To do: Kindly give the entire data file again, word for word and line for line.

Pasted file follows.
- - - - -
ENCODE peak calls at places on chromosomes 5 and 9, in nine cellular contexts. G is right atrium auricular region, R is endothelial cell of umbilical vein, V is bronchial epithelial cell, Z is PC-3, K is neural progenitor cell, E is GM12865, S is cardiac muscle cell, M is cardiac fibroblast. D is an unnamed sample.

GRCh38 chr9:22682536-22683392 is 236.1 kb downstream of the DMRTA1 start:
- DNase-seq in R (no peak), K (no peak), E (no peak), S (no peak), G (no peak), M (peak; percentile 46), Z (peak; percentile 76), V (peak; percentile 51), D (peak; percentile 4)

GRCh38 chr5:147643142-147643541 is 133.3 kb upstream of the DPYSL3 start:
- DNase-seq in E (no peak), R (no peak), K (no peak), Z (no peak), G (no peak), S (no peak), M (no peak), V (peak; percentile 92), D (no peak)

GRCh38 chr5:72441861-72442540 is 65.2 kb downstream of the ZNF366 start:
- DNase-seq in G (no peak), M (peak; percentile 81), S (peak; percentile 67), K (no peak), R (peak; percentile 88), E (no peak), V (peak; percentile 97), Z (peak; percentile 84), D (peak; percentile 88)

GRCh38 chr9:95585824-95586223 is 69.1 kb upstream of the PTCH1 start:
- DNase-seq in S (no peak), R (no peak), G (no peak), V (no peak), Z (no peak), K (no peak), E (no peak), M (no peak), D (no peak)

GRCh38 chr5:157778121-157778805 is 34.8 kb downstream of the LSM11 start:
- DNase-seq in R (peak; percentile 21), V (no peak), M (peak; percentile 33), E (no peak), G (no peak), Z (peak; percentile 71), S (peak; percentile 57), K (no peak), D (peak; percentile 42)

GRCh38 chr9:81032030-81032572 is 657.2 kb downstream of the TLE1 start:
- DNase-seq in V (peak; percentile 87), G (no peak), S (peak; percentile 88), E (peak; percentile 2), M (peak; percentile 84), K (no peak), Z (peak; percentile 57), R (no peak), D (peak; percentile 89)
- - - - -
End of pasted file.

ENCODE peak calls at places on chromosomes 5 and 9, in nine cellular contexts. G is right atrium auricular region, R is endothelial cell of umbilical vein, V is bronchial epithelial cell, Z is PC-3, K is neural progenitor cell, E is GM12865, S is cardiac muscle cell, M is cardiac fibroblast. D is an unnamed sample.

GRCh38 chr9:22682536-22683392 is 236.1 kb downstream of the DMRTA1 start:
- DNase-seq in R (no peak), K (no peak), E (no peak), S (no peak), G (no peak), M (peak; percentile 46), Z (peak; percentile 76), V (peak; percentile 51), D (peak; percentile 4)

GRCh38 chr5:147643142-147643541 is 133.3 kb upstream of the DPYSL3 start:
- DNase-seq in E (no peak), R (no peak), K (no peak), Z (no peak), G (no peak), S (no peak), M (no peak), V (peak; percentile 92), D (no peak)

GRCh38 chr5:72441861-72442540 is 65.2 kb downstream of the ZNF366 start:
- DNase-seq in G (no peak), M (peak; percentile 81), S (peak; percentile 67), K (no peak), R (peak; percentile 88), E (no peak), V (peak; percentile 97), Z (peak; percentile 84), D (peak; percentile 88)

GRCh38 chr9:95585824-95586223 is 69.1 kb upstream of the PTCH1 start:
- DNase-seq in S (no peak), R (no peak), G (no peak), V (no peak), Z (no peak), K (no peak), E (no peak), M (no peak), D (no peak)

GRCh38 chr5:157778121-157778805 is 34.8 kb downstream of the LSM11 start:
- DNase-seq in R (peak; percentile 21), V (no peak), M (peak; percentile 33), E (no peak), G (no peak), Z (peak; percentile 71), S (peak; percentile 57), K (no peak), D (peak; percentile 42)

GRCh38 chr9:81032030-81032572 is 657.2 kb downstream of the TLE1 start:
- DNase-seq in V (peak; percentile 87), G (no peak), S (peak; percentile 88), E (peak; percentile 2), M (peak; percentile 84), K (no peak), Z (peak; percentile 57), R (no peak), D (peak; percentile 89)